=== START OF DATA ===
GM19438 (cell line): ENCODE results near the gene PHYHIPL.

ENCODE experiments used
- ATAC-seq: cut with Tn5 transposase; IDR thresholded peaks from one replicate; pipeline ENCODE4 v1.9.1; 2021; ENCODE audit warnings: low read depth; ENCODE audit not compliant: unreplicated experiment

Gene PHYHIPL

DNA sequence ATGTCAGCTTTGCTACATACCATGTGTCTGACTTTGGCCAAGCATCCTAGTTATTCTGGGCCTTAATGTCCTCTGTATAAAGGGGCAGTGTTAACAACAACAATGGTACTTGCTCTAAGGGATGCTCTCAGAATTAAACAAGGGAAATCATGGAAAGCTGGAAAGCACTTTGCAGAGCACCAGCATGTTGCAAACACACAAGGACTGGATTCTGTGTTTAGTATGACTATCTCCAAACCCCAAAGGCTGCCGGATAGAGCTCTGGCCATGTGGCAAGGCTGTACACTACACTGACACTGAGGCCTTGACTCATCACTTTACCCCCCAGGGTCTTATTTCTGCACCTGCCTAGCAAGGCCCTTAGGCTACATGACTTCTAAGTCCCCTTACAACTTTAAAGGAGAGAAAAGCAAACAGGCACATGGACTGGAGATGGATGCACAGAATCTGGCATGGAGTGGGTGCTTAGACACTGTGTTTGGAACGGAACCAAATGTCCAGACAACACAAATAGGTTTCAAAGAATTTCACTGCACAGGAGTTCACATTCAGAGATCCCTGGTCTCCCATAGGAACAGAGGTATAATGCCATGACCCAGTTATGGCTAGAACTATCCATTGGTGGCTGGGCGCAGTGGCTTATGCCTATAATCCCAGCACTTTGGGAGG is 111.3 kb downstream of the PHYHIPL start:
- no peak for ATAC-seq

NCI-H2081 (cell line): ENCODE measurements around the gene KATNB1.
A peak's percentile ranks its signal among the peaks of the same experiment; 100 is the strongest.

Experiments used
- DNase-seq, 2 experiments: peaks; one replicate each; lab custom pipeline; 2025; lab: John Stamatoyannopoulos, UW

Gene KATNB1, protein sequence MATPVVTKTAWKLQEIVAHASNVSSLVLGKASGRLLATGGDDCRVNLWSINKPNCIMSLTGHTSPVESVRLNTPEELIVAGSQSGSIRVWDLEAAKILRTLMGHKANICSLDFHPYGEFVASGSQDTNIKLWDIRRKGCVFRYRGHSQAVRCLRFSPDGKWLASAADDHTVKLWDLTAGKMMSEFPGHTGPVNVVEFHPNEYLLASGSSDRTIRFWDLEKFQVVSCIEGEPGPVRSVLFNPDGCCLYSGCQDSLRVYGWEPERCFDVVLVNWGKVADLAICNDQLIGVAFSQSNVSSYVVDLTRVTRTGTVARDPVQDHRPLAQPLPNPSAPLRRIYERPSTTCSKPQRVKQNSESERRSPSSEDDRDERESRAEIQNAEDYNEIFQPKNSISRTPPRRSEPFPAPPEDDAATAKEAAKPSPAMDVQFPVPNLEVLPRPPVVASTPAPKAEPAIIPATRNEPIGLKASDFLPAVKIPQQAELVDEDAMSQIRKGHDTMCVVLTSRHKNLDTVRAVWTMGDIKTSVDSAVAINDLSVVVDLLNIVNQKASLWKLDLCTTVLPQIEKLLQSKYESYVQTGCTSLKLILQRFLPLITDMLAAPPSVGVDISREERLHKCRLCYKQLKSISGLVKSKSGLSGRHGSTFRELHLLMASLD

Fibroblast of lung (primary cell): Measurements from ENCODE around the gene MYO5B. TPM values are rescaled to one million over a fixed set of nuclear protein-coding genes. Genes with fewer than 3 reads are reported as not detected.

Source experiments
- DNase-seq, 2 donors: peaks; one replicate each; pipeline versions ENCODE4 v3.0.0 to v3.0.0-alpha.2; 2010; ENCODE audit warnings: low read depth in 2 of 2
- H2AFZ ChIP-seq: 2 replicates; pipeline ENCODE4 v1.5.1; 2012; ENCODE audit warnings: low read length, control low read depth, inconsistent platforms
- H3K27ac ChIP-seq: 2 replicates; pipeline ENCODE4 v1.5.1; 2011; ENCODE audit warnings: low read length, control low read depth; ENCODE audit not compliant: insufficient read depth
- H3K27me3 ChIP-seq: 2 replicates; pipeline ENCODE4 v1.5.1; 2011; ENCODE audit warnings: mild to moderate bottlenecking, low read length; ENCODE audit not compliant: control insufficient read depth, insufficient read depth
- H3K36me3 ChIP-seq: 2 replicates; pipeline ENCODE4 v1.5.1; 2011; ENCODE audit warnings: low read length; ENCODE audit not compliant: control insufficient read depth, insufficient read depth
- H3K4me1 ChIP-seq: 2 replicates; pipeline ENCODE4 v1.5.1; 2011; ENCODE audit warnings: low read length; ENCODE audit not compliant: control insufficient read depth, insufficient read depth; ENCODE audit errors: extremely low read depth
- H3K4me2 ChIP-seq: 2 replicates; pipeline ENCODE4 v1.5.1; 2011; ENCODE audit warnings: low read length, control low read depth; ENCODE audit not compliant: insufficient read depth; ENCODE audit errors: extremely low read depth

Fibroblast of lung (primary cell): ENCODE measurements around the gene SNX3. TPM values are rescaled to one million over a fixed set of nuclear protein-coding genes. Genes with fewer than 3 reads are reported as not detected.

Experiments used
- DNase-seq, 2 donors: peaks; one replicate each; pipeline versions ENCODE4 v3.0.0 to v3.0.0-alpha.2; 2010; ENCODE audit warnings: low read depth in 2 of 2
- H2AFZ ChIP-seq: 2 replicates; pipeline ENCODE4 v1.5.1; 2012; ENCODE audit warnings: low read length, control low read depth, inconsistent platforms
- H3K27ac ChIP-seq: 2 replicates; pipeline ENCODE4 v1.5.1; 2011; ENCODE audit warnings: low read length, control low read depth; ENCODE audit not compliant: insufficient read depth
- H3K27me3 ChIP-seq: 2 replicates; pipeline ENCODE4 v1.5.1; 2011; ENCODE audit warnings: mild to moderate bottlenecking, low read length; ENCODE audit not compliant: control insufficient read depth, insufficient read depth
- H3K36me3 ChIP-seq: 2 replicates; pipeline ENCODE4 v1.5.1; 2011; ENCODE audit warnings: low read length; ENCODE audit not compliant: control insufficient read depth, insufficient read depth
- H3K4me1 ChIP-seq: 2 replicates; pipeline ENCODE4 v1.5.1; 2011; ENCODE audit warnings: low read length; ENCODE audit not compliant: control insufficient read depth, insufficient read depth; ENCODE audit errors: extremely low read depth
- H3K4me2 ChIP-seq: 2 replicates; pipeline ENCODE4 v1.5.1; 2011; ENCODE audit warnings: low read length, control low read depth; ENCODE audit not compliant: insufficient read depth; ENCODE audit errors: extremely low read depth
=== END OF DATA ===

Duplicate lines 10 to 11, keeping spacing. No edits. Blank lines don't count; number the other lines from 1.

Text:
- DNase-seq, 2 experiments: peaks; one replicate each; lab custom pipeline; 2025; lab: John Stamatoyannopoulos, UW

Gene KATNB1, protein sequence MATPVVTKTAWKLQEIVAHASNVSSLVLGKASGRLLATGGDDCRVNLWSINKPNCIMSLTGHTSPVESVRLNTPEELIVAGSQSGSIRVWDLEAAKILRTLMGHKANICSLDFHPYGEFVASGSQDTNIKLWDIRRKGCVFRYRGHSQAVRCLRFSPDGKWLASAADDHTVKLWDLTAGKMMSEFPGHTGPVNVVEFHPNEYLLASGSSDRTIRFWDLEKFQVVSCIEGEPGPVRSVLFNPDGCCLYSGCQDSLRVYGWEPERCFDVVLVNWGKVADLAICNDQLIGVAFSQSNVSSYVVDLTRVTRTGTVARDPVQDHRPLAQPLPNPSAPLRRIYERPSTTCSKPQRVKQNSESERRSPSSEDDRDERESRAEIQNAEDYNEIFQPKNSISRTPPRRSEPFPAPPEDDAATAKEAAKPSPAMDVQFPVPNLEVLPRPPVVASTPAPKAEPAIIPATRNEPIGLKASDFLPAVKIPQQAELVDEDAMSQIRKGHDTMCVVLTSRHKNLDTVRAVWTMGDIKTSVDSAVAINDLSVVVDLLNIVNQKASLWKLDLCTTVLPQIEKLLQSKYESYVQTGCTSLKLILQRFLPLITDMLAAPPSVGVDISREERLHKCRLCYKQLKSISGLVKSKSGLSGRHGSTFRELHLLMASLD